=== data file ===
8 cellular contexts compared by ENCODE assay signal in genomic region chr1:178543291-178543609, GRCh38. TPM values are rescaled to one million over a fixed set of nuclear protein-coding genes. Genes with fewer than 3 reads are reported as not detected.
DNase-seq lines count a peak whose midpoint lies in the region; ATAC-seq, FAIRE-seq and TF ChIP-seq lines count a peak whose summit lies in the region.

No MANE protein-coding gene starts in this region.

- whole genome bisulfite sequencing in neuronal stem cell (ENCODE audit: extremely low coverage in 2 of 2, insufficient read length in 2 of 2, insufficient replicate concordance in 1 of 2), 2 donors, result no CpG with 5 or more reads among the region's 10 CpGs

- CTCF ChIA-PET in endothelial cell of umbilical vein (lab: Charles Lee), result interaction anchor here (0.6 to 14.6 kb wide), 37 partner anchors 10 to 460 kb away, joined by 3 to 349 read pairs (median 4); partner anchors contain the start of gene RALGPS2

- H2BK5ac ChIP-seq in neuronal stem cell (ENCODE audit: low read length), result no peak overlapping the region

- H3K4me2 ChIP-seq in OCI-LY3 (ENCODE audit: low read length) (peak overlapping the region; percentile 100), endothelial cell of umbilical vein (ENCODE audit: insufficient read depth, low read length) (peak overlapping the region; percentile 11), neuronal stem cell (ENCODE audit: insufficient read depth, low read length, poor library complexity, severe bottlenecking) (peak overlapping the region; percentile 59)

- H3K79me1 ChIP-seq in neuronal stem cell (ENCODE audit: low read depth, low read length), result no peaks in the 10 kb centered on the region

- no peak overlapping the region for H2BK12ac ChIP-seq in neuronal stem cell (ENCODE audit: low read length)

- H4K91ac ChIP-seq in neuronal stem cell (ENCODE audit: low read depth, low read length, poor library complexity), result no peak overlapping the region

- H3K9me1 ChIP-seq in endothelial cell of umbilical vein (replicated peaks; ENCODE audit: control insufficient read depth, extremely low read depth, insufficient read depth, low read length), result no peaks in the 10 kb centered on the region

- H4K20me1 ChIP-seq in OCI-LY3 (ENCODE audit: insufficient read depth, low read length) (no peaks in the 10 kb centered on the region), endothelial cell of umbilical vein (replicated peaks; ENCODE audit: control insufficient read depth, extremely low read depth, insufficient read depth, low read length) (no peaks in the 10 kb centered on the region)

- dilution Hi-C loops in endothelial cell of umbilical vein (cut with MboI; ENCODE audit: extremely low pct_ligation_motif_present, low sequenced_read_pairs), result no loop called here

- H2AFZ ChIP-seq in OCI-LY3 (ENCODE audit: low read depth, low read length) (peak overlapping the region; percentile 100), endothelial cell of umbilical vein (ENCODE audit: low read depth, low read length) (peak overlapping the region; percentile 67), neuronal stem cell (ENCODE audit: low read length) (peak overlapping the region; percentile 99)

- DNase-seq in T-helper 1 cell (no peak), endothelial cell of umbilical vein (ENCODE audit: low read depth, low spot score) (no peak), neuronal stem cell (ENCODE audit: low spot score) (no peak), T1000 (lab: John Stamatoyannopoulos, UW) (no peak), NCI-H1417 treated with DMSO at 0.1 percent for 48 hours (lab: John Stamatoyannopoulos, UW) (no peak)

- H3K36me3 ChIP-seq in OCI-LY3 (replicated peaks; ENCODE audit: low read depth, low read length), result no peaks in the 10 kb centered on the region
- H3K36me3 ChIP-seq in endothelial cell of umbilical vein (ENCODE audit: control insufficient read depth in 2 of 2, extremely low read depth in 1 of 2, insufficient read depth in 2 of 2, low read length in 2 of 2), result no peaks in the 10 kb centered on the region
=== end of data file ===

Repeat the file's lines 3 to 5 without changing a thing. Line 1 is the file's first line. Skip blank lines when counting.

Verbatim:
No MANE protein-coding gene starts in this region.

- whole genome bisulfite sequencing in neuronal stem cell (ENCODE audit: extremely low coverage in 2 of 2, insufficient read length in 2 of 2, insufficient replicate concordance in 1 of 2), 2 donors, result no CpG with 5 or more reads among the region's 10 CpGs

- CTCF ChIA-PET in endothelial cell of umbilical vein (lab: Charles Lee), result interaction anchor here (0.6 to 14.6 kb wide), 37 partner anchors 10 to 460 kb away, joined by 3 to 349 read pairs (median 4); partner anchors contain the start of gene RALGPS2